Minding My Business: Seahawks' Jeff Dunn NFL Panthers Battling Wi-Fi Issues Lowest Overnight Rating Ever For WS Game 1 Rice Files Formal Grievance Against Ravens NFL Teams Going Through Domestic Violence Training Arizona State Ends Deal With IMG College NFL Sends Out Survey To L.A. Residents Weir, Lipinski To Be NBC's Top Figure Skating Team Bears' Gould Featured In H.H. Gregg Ad People & Personalities
Upcoming Conferences and Events
CHICAGO TRIBUNE EXAMINES THE "CRAZY" BIDS FOR NFL TV RIGHTS
Published November 24, 1997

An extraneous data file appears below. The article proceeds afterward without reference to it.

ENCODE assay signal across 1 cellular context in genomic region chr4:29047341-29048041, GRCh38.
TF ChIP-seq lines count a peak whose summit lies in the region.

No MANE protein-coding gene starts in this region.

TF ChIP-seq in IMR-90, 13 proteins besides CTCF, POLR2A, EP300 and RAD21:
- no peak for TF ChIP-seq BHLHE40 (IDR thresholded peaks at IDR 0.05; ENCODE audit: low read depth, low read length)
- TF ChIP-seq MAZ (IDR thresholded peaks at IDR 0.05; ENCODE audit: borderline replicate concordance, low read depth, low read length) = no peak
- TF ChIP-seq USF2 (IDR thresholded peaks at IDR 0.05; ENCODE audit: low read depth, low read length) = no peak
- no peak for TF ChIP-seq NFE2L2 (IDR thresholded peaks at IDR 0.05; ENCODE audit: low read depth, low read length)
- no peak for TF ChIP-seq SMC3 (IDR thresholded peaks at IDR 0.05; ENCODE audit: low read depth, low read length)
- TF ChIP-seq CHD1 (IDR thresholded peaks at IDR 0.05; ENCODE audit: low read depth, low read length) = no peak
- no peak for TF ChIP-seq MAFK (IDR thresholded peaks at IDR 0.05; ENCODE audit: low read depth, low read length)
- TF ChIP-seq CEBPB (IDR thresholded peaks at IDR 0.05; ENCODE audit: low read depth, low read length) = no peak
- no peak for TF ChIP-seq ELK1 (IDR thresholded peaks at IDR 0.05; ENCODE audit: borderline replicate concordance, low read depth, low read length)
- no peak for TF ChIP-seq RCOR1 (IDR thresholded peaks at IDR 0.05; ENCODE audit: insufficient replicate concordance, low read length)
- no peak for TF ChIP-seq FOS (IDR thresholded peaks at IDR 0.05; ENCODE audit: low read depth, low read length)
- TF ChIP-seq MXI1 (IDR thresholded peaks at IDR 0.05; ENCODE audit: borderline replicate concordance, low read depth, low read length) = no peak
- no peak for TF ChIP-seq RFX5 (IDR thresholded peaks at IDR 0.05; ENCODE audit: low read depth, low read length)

When the NFL completes its TV rights negotiations, a combined $7B will be committed by five networks over the next four years, according to Jones, Kirk & Hirsley of the CHICAGO TRIBUNE. Jones, Kirk & Hirsley: "The competition for pro football TV rights, which may be resolved within the next two weeks, is a cutthroat, price-inflating game of musical chairs. ... Therefore, the price for the rights will likely be 50 percent higher than the $4.6 billion contract awarded in 1993. ... Is the bidding crazy? Sure it is. Stupid? Probably not, because in the media economy created by televisionland, enormous leaps in sports rights contracts are part of the game." Westinghouse Chair Michael Jordan: "The sports business, you have to recognize, is a zero- profit business. We all essentially run the sports business at break-even. Hopefully." Jones, Kirk & Hirsley add that for advertisers, football "is demonstrably the most efficient way to reach men." FCB Senior VP/Dir of Media Scot Butler: "Because prime time is eroding so quickly, sports from an advertising standpoint becomes more attractive. They [sports ratings] are holding steadier than anything else out there" (CHICAGO TRIBUNE, 11/22).